In designing and thinking about policy to promote economic development, it is a handicap not to know the fundamental causes of economic growth. The only greater handicap is to believe that one knows the fundamental causes of economic growth. It is, of course, useful to be acquainted with the theory and to be familiar with the statistics. But in the end there is no substitute for commonsense. When confronted with an uncomfortable fact, people wed strongly to some preconceived theory or tend to distort the fact to fit the theory, whereas the correct course of action is to re-examine the theory one began with and reshape it to be able to take account of the facts.
Asia is the best place for checking this out. Over centuries this was a region that slumbered. First, it was Japan that woke up; by the late 1960s Singapore, Korea, Taiwan and Hong Kong were growing at a rapid clip; by the 1980s, Asia began to change truly when China began growing consistently at rates till then believed to be impossible for a nation as large as China. Then, by the mid-90s, India, for long wedded to a mediocre 3 per cent GDP growth rate, suddenly broke ranks from many other developing nations in Africa, Asia and Latin America and also its own past and began surging ahead. Over the five years, 2003-08, India’s GDP growth rate has averaged just short of 9 per cent per annum.
If one carefully looks at these countries’ growth histories, what becomes evident is that no existing theory really fits them all. Do a counter-factual experiment. Assume that China has the political and institutional system and the structure of governance that it actually has, but that its economic record happens to be dismal. Suppose it has a growth rate that averages 2 or 3 per cent per annum, every now and then its economy falters and actually shrinks, its unemployment is large, and its head-count ratio of poverty is high and unchanging. Most ‘experts’ would say that this is exactly what is to be expected; that with its big and commanding government, the exercise of ‘party power’ over commerce — and the use of controls to regulate the movement of labour — it is not surprising that China’s economy is doing so badly. Hence, the fact that China has done phenomenally well in terms of growth poses a major intellectual challenge for mainstream economics.
If one turned to India’s experience, certainly up to the end of the 1980s, it would appear the opposite. The bulk of India’s production has been in private hands. In terms of the share of GDP emanating from the private sector, India looks rather similar to South Korea. The history of entrepreneurship in India goes back easily a couple of centuries. India has had a thriving and deep market for stocks and shares. In large parts of the nation, the hand of government has been weak if not non-existent.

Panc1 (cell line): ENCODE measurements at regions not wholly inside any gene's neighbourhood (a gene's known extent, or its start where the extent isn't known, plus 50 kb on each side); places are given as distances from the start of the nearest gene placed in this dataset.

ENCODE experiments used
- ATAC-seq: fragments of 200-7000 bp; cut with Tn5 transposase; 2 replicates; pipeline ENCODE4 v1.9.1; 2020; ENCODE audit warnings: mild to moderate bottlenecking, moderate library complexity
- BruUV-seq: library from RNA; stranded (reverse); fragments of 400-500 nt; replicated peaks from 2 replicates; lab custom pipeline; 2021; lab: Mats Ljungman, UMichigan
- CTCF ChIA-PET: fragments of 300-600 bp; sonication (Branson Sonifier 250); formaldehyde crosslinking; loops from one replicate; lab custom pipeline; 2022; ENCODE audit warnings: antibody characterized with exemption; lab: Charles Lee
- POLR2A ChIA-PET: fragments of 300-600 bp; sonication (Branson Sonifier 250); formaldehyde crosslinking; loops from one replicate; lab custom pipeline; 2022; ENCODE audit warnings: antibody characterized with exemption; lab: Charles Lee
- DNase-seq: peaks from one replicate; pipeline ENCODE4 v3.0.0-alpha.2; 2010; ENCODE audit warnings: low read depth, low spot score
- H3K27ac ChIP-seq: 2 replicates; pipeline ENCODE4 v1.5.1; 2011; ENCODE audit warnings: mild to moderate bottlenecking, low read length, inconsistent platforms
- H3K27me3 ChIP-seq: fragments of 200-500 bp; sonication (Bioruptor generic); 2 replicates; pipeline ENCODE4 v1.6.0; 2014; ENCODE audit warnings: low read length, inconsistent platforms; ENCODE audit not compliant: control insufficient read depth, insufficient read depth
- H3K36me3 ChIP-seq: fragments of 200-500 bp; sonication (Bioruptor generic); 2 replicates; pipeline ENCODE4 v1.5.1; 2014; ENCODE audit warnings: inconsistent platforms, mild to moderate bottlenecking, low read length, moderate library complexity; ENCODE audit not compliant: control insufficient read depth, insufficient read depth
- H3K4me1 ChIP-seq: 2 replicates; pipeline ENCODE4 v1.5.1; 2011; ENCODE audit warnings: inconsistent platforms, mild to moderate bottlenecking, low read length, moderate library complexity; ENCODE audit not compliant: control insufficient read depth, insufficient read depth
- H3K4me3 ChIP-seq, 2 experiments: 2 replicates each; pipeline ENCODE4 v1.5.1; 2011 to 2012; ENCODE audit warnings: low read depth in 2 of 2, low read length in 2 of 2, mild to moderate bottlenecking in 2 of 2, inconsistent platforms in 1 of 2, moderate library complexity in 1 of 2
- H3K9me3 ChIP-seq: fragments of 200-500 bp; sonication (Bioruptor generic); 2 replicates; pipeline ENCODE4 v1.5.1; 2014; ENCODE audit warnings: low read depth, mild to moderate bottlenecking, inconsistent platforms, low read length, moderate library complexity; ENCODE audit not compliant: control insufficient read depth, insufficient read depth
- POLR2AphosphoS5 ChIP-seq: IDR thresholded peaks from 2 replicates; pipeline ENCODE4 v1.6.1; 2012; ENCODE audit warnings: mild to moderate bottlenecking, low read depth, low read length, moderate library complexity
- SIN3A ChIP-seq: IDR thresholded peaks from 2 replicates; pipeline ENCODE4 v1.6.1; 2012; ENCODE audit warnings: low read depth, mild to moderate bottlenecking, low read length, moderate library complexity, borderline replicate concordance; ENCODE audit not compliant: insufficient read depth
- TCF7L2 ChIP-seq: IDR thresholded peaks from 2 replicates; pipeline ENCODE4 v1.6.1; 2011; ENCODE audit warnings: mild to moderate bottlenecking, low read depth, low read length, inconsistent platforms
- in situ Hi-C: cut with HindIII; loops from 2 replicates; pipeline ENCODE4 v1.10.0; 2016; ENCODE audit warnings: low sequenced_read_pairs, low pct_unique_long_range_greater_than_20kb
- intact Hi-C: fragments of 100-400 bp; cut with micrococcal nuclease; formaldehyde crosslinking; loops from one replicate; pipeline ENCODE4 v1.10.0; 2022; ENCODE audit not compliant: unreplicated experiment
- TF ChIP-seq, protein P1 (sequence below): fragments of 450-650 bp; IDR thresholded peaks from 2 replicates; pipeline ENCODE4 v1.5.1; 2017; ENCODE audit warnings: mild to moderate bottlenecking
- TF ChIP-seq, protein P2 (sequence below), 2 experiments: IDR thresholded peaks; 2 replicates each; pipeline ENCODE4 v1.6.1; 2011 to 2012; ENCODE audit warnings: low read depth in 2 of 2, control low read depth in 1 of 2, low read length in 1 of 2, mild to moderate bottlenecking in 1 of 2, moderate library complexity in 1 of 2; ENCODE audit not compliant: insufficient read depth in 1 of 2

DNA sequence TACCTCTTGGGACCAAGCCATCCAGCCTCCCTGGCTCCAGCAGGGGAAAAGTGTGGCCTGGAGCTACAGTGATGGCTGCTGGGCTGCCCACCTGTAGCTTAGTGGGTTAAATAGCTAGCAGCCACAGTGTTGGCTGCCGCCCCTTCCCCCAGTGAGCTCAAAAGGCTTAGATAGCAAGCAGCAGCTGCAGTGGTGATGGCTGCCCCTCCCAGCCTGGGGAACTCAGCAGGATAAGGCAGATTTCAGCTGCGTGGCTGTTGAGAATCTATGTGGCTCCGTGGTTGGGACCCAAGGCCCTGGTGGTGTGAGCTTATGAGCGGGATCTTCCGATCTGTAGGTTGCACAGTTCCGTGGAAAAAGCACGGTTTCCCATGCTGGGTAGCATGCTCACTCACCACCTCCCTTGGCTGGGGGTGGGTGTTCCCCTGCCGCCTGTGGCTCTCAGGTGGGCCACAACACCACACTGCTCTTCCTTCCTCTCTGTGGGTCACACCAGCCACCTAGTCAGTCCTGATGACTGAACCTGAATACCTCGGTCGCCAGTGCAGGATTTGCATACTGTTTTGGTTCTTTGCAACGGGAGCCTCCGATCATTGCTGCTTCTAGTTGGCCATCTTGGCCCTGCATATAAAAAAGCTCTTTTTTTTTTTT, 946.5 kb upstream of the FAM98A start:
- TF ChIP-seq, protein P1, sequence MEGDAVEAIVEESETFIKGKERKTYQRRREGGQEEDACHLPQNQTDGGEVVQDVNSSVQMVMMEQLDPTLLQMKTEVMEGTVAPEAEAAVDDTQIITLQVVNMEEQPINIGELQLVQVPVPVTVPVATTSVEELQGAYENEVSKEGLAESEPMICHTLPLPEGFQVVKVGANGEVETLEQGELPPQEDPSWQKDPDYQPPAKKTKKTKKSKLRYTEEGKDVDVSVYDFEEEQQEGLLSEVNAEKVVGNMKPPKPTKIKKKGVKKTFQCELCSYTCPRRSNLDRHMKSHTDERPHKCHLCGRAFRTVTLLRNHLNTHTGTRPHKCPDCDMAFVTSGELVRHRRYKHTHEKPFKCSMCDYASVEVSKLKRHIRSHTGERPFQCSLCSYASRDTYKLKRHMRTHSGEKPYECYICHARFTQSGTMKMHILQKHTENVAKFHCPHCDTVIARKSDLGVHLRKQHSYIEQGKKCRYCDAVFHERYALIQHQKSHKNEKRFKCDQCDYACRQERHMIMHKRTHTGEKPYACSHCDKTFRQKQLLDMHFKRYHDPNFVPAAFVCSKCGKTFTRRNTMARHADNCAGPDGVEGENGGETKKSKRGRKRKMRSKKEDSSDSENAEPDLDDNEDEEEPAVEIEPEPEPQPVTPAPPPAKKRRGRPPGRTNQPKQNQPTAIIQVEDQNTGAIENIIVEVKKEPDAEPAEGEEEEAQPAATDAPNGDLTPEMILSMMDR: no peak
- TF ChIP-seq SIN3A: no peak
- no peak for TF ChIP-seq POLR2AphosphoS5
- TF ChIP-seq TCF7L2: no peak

In fact some parts of India are among the most ‘marketised’ economies of the world. You can buy virtually anything, from college degrees, driving licences and medical certificates for good health. As I have written elsewhere, many years ago in Delhi, outside the office for obtaining driving licenses, a “doctor” offered me a certificate for good eyesight, adding kindly, “irrespective of the condition of your eyes.” When some Western economists explained India’s economic sluggishness by “the fact” that India was a socialist economy, they were distorting the facts to fit their theory.
From these above examples we cannot jump to the conclusion that we should have a large government, with commanding control over the entire economy since this strategy seems to have succeeded in China. The counter-example is provided by Russia, which attempted much the same policy. After a short period of rapid growth, the policy backfired. Also, in the case of India, carefully-planned market liberalisation seems to have paid off (though we still have great distances to go).
All this goes to show that, when it comes to national economic policy, one size does not fit all. One has to temper theory and statistics with commonsense and intuitive intelligence.
For India, this is a time of great opportunity, and the possibility of India out-performing China is no longer the impossibility that it once seemed. Instead of basing our policies on some grand theory of growth, we must work on the “small things”. We need to work on increasing government efficiency. India takes too long to clear the permits needed for an entrepreneur to start a business, it takes too many days to enforce a contract when one party reneges and it takes us longer than virtually any other country to allow a firm that has gone bankrupt to close down.
This does not happen because of any individual’s fault but because of the rules and regulations that history has handed down to us. To be able to cut down on these inefficiencies is to allow enterprise to flourish. It is important for government to work on this. This should be viewed as much as an investment as building bridges and roads.
While working on making it easier for business and enterprise to flourish, the State needs to work on directly alleviating poverty. If a large segment of the population feels disenfranchised from the growth process, it is unlikely that a country can grow and prosper. We need to invest in rural infrastructure and provide direct support to the poor.
But these are merely a few examples of the nooks and crannies of the economy into which we have to look and make changes in order to seize the moment and enable the benefits of development spread through the entire nation.
Kaushik Basu is Professor of Economics and Chairman, Department of Economics, Cornell University